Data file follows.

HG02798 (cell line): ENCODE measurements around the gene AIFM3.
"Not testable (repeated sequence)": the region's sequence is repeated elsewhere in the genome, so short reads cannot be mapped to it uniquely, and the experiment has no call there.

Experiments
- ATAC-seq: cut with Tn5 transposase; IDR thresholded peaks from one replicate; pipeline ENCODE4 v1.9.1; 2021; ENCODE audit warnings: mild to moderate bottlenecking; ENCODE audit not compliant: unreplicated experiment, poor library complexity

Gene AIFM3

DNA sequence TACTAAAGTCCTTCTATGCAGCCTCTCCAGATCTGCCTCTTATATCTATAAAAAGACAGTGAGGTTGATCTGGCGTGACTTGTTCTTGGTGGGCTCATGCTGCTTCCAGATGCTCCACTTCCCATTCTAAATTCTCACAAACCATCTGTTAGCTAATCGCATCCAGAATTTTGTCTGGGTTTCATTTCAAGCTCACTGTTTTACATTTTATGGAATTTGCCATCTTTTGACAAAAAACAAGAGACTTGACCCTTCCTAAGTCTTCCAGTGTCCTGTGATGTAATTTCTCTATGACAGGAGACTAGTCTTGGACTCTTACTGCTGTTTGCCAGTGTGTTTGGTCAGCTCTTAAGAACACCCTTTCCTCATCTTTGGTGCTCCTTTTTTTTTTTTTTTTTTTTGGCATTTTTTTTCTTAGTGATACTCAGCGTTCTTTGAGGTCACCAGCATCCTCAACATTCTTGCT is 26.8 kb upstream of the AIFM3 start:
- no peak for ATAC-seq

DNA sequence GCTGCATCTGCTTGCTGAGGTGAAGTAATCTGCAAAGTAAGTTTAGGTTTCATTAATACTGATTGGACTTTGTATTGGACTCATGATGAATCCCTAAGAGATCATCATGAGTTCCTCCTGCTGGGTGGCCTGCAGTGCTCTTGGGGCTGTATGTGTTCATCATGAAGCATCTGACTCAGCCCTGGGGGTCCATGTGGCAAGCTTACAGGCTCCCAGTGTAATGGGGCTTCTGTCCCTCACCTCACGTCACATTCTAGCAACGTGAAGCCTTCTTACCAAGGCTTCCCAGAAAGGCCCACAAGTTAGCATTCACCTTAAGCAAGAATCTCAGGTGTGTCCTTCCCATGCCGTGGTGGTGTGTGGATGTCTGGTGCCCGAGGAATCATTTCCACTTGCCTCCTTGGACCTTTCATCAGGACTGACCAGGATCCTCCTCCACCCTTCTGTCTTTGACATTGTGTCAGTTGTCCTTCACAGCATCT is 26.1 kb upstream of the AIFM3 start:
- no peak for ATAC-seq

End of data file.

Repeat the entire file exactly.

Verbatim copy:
HG02798 (cell line): ENCODE measurements around the gene AIFM3.
"Not testable (repeated sequence)": the region's sequence is repeated elsewhere in the genome, so short reads cannot be mapped to it uniquely, and the experiment has no call there.

Experiments
- ATAC-seq: cut with Tn5 transposase; IDR thresholded peaks from one replicate; pipeline ENCODE4 v1.9.1; 2021; ENCODE audit warnings: mild to moderate bottlenecking; ENCODE audit not compliant: unreplicated experiment, poor library complexity

Gene AIFM3

DNA sequence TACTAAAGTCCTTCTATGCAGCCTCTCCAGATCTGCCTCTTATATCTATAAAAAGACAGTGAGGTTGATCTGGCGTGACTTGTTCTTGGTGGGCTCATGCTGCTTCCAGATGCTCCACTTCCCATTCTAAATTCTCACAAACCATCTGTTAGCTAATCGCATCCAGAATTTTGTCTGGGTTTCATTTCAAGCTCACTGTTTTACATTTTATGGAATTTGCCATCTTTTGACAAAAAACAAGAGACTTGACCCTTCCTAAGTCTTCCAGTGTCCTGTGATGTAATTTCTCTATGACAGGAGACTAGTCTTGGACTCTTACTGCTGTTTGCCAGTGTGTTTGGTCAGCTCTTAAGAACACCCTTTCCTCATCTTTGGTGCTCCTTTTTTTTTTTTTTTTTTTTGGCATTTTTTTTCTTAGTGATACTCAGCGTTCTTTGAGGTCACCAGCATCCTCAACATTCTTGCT is 26.8 kb upstream of the AIFM3 start:
- no peak for ATAC-seq

DNA sequence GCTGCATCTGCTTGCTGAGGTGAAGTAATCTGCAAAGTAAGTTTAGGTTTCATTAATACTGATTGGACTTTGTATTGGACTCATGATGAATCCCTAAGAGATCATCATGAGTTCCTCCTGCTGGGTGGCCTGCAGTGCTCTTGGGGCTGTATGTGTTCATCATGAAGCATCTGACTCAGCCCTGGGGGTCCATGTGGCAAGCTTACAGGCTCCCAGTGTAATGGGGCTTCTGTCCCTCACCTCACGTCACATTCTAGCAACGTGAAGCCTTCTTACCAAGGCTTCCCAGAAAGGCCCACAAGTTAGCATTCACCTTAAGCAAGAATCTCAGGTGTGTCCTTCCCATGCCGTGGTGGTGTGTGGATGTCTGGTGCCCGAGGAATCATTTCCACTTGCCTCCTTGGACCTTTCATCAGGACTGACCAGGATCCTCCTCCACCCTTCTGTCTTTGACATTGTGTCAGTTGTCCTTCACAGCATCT is 26.1 kb upstream of the AIFM3 start:
- no peak for ATAC-seq